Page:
Things Are Bad for the Oil Industry and They're Going to Get Worse

Well, it was nice while it lasted.
Well, it was nice while it lasted.
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The U.S. oil industry has been struggling for more than a year now, and if the price of oil doesn't go up a bit or at least stabilize, the whole situation will likely go from bad to worse.

That's pretty much the only thing that industry analysts are certain of at this point. 

Last week, Goodrich Petroleum joined the growing number of oil companies that have been forced to declare bankruptcy since oil prices started dropping from about $100 a barrel back in June 2014 to the present prices hovering around $30 to $40 dollars per barrel. 

Initially, when oil prices first began to sink back in the summer of 2014, Bill Gilmer, director of the Institute for Regional Forecasting in the University of Houston's Bauer College of Business, and many other industry forecasters were optimistic about the outlook for the industry. Everyone believed that oil prices wouldn't fall any lower, that things would turn around and that the industry would stabilize next week or next month or before the end of the year. But now Gilmer has joined the chorus who say there's no telling how things will play out or when the oil industry will turn around. 

"I've joined everybody else now in terms of saying I really don't know what's going to happen next," Gilmer says. "I don't think anybody ever thought that this was going to be like 1986 all over again for oil, but you know, we're not that far from it now."

There are two crucial measurements to look at when you're trying to see how the oil industry is doing — the rig count and capital expenditures. Last week the U.S. rig count sank to 450 rigs in the field, the lowest number the rig count has been at since the industry started tracking the number of rigs in 1944, Gilmer says. At the same time capital expenditures have taken a nosedive as of the first business quarter of the year. "The capital expenditures and the rig count are the lifeblood of the industry, so these declines are really more signs that this is an industry in trouble."

Back in 1982, when the 1980s oil boom was at its peak, capital expenditures were about $87 billion that year in the industry, adjusting for inflation, Gilmer says, and they fell to about $12.7 billion by the end of the oil industry decline in 1987. This time around, when the shale-driven U.S. oil renaissance reached its height, capital expenditures clocked in at more than $240 billion. And while the oil bust of the 1980s was stretched out over a five-year decline, the current bust has taken place only over the past year and a half.

However, the capital expenditures have already been slashed by $97 billion. That's only a 59 percent cut, but it's still more money than was ever even invested by the oil industry during the 1980s boom, Gilmer points out. "In this boom, three times the amount of money was being spent, and we've already lost more than was ever even invested back then," he says.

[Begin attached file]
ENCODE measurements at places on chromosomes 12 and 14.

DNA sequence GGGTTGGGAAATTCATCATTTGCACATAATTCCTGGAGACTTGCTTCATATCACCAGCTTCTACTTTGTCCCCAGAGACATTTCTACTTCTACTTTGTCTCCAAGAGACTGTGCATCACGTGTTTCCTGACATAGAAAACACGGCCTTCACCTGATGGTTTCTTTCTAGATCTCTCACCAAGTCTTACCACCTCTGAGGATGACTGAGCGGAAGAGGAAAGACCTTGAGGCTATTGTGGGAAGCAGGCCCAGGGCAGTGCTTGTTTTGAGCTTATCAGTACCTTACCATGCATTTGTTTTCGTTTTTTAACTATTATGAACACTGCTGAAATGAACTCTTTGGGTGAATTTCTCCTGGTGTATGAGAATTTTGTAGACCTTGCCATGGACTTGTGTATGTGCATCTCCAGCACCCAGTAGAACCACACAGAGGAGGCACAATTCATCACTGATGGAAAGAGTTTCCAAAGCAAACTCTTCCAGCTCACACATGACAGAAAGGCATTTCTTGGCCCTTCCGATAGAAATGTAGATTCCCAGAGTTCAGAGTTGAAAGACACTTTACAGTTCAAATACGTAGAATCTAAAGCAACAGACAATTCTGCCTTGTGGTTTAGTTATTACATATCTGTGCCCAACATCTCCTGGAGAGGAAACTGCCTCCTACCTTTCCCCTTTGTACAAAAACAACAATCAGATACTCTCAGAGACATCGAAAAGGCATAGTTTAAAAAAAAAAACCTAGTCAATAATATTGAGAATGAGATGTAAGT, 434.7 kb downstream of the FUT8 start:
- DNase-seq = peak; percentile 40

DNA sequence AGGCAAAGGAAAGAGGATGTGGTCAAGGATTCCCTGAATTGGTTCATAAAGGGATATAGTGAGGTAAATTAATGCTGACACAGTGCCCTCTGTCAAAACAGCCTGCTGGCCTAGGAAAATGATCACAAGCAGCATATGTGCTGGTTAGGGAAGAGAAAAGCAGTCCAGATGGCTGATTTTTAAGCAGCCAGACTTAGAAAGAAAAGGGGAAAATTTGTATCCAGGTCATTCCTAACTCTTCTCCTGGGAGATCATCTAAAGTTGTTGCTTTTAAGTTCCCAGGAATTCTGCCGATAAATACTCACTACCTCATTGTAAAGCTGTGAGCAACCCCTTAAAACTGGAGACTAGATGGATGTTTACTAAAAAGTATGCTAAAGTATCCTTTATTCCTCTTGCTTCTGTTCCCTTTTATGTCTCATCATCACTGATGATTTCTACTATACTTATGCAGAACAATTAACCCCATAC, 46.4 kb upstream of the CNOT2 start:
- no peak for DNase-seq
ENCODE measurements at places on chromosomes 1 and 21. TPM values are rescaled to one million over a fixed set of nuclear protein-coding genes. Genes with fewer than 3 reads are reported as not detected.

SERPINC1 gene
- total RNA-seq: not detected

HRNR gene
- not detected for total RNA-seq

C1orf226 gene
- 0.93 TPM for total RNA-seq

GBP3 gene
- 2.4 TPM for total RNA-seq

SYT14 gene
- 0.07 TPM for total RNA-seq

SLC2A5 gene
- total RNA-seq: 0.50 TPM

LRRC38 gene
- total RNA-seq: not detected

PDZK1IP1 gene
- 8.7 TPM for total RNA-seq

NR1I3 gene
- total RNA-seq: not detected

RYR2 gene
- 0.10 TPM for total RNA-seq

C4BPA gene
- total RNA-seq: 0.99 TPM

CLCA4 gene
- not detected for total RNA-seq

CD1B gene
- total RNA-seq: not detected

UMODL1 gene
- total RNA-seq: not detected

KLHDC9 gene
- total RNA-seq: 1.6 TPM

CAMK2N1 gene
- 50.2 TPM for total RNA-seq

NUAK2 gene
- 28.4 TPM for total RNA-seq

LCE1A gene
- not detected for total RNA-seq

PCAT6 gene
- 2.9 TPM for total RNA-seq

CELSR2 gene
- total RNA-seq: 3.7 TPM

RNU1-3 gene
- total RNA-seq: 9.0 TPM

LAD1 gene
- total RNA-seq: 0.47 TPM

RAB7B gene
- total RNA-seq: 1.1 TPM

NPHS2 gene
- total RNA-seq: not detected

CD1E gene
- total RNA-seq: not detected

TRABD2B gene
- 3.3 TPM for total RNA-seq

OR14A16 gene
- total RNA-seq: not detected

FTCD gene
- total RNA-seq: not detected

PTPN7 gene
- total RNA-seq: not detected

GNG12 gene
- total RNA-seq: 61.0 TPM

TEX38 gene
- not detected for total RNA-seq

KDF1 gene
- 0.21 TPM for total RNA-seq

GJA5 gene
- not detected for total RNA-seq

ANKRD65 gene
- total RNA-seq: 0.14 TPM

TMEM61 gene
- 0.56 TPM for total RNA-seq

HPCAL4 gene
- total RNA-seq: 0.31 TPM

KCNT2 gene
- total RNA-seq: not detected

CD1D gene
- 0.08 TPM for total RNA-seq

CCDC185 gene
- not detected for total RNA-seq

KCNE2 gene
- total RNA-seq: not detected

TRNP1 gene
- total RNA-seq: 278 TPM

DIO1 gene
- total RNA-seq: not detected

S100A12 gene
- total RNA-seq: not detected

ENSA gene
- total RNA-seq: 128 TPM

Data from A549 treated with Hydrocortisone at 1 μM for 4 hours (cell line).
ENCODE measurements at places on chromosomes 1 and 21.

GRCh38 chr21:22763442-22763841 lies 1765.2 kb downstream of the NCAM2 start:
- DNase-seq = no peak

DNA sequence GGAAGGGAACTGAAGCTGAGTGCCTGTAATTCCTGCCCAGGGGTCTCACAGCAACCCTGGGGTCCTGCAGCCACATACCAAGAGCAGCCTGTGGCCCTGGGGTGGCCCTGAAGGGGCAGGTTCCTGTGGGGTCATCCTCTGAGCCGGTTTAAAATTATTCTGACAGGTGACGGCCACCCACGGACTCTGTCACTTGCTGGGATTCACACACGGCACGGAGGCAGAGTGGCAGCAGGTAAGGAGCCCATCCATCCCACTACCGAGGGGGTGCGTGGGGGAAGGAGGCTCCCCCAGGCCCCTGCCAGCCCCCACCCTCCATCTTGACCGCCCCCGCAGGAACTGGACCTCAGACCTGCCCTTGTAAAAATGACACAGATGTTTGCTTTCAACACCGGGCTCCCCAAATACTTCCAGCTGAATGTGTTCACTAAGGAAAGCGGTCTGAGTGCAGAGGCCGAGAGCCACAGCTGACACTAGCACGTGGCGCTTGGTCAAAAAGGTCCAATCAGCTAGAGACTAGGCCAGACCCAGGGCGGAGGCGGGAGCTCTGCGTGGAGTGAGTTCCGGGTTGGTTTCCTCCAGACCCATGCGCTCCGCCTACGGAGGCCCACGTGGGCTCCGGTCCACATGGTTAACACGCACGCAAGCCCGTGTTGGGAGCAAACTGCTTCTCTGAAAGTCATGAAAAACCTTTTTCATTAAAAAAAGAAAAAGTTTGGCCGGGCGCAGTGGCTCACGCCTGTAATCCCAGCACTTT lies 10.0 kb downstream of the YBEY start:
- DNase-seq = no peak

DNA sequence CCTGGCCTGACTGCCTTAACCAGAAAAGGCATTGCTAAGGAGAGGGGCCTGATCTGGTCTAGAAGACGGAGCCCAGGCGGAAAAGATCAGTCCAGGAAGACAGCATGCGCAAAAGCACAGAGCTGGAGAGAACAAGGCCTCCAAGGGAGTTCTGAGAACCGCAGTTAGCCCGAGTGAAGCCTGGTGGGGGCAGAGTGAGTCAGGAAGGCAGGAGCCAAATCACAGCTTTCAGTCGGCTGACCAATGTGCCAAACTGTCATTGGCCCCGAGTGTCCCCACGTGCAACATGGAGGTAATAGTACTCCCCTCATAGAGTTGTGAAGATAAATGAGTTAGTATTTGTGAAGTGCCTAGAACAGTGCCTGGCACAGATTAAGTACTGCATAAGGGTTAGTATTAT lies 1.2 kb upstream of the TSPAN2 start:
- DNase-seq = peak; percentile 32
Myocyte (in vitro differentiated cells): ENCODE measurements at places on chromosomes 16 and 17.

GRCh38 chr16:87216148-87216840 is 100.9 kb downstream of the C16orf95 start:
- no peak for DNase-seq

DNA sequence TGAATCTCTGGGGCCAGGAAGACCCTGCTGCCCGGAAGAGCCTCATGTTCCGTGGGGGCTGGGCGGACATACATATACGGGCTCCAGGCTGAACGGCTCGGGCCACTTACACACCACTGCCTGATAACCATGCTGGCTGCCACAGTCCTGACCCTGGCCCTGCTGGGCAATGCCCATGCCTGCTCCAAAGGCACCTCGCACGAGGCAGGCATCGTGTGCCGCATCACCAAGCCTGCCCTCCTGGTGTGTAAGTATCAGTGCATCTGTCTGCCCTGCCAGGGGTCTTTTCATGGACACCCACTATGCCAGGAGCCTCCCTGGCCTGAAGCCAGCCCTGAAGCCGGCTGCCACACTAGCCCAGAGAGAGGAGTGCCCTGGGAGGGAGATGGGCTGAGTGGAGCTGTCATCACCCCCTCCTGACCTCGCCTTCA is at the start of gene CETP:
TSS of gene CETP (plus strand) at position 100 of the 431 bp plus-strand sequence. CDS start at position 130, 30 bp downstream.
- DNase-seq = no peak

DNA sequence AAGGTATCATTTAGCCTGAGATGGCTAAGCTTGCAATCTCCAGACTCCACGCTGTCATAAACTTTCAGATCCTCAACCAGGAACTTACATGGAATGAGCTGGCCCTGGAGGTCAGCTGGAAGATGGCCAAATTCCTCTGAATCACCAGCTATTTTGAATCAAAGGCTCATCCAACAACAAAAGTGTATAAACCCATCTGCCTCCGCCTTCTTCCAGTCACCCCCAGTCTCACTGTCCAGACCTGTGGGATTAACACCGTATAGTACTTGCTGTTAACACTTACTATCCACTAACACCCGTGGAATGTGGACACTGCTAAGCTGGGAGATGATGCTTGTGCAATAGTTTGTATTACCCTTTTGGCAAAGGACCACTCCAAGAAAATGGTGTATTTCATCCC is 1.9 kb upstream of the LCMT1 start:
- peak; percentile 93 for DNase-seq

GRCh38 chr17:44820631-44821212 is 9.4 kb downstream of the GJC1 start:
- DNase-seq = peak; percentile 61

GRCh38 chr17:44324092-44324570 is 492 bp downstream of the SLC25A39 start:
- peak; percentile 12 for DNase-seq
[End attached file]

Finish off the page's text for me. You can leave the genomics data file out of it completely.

Back at the start of the downturn, a lot of oil companies announced that they weren't going to do any layoffs, that they were keeping their workforce and their infrastructure and cutting corners in other ways until oil prices went back up. Many opted to cut the number of rigs in the field and the capital expenditures instead.

However, by the end of last year, it stopped being a question of whether companies kept their teams together and became a matter of whether companies themselves would survive. Over the course of the oil bust, more than 250,000 people in the oil industry have been laid off. "As you take these crews apart, the ones who helped make this oil boom possible, and let these people go, most of them will never come back to the industry, so even if prices soared back up tomorrow, it would be very difficult to restart the industry and get production back where it was. It won't be the way it was before the downturn," he says. 

Right now, things are so bad in the oil industry that a lot of companies are probably just focused on figuring out how to restructure and survive.  Now that the first quarter has passed and the outlook for the oil industry has only gotten more bleak, the banks who lend to oil companies are going to start looking over companies with an even more wary eye, as we've reported before. So far this year, more than 50 oil companies have filed for bankruptcy, according to Reuters.  

Those numbers are likely to increase in the coming weeks as banks review the companies they've loaned money to. "The banks can either decide it's still a bankable deal, can move it off the books to a subsidiary because they think it will ultimately survive and they'll get their money back, or they can euthanize the company right on the spot. If a bank does that and calls the loan, that's it, the company is gone," Gilmer says. "The reserves go to auction; the equipment goes to auction. All of the institutional knowledge disappears and you can't get it back." 


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